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Published on 04/11/2016
Published on 11/19/2015
Wet Amazon Is More Vulnerable to Climate Change
04/19/2017 - 13h22
REINALDO JOSÉ LOPES
COLLABORATION FOR FOLHA
A frightening paradox may make the Amazon region that spends half the year underwater the one more vulnerable to catastrophic fires and becoming a savannah because of climate change.
Such floodplains are at the heart of the Amazon basin and, if nothing is done, they will eventually turn into the forest's Achilles' heel in face of global warming, researchers in Brazil, the Netherlands and China warn in an article published by the scientific journal "PNAS."
"We are talking about a seventh of the Amazon, which is not a small thing," says Rio de Janeiro's ecologist Bernardo Flores, one of the authors of the study. "Previous studies had ignored these flood areas, and what we are finding out is that they have a high flammability". In other words: they catch fire with surprising ease.
The specter of so-called savannization - the transformation of the dense forest into areas of open vegetation, with savanna characteristics - have long been surrounding the Amazon.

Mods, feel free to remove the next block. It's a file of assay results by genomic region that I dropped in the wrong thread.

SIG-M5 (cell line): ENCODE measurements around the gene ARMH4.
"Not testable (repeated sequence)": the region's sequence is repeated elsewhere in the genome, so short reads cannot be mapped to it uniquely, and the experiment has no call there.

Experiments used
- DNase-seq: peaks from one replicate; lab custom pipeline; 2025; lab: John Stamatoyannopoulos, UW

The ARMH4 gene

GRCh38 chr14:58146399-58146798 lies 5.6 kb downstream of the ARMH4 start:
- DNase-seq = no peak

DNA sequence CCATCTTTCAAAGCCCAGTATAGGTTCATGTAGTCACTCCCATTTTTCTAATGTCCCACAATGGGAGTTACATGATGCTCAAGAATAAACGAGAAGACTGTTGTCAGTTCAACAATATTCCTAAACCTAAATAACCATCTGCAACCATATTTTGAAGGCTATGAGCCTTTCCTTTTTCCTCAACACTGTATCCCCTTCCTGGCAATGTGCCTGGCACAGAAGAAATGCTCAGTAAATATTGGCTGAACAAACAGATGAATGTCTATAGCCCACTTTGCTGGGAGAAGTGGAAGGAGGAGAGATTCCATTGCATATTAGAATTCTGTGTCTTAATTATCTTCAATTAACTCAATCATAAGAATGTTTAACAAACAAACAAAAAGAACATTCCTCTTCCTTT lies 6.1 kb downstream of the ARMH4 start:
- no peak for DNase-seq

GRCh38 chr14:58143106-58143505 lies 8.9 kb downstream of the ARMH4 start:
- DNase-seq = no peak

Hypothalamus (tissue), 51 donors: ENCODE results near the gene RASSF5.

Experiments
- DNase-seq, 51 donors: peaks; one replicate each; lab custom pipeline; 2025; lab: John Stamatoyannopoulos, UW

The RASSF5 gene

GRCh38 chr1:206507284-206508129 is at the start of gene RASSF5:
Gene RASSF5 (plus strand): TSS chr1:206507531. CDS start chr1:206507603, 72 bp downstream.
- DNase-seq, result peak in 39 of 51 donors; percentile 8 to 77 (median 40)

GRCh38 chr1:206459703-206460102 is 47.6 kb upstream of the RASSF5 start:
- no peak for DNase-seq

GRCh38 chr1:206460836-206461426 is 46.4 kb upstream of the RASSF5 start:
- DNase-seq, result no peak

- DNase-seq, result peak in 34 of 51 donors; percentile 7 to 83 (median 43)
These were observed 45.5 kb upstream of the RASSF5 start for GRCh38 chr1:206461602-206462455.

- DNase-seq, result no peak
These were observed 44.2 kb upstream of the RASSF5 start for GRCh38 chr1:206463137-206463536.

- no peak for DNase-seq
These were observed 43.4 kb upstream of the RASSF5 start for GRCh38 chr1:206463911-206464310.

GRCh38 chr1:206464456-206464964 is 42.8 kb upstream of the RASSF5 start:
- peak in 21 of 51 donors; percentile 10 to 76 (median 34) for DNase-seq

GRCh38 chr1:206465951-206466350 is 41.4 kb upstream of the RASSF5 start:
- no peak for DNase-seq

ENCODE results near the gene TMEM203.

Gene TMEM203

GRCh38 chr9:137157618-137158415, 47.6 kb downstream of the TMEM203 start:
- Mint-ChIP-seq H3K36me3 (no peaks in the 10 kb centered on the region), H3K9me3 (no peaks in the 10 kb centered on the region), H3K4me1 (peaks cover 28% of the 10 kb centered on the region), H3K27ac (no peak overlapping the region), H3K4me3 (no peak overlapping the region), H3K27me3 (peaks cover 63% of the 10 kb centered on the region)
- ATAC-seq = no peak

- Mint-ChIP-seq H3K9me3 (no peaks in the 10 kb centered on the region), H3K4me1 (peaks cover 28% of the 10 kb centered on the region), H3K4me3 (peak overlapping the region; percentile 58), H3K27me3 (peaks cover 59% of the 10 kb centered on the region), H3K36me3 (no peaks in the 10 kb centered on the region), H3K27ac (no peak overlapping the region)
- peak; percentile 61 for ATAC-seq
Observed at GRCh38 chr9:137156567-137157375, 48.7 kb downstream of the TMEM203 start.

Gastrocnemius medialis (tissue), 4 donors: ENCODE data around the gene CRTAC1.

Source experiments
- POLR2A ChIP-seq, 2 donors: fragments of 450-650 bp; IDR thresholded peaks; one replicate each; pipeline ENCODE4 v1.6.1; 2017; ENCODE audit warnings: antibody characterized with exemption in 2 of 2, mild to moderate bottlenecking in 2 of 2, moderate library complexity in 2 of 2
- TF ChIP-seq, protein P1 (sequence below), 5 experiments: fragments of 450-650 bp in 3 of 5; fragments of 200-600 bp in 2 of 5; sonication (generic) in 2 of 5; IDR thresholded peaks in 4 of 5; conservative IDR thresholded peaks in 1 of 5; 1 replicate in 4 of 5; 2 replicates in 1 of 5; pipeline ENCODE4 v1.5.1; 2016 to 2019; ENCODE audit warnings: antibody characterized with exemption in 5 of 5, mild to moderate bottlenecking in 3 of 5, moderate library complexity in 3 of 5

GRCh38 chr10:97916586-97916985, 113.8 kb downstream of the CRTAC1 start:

Among the likely consequences of increased heat in the coming decades is the multiplication of extreme weather events, especially of prolonged drought episodes.
In theory, the tendency is for the Amazonian borders - the south and east of the region - to be more susceptible to savannization, since they are already relatively drier and have more marked seasons.
When the different types of forest in the region are examined in detail, however, the scenario changes.
The first important point verified by the researchers is that the floodplains, where the forest is flooded for months every year, have a vegetation cover naturally less dense than the areas where there is no flooding: 66% of dense vegetation against 93%, respectively.
This means that floodable areas are already more open to the influence of sunlight and other factors that can dry them.
But the most revealing fact comes from the study of hundreds of Amazonian forest areas during and after two large droughts that affected the basin in recent years (1997 and 2005).
In these episodes, the floodplains take much longer to recover than the dry land forest. "It is a vegetation difficult to dry, but when it dries it has a lot of fuel accumulated, because of factors like the finer roots, which gather a lot of organic matter," says Flores.
In addition, the burning of floodplains is often more insidious and slow, killing a considerable amount of trees at the root. "With a longer impact and slower recovery, the vegetation remains open longer and is at greater risk of being trapped by fire in an open state - this is basically the definition of savanna, a vegetation that is maintained to a large extent by interaction with fire, "he explains.
Translated by MARINA DELLA VALLE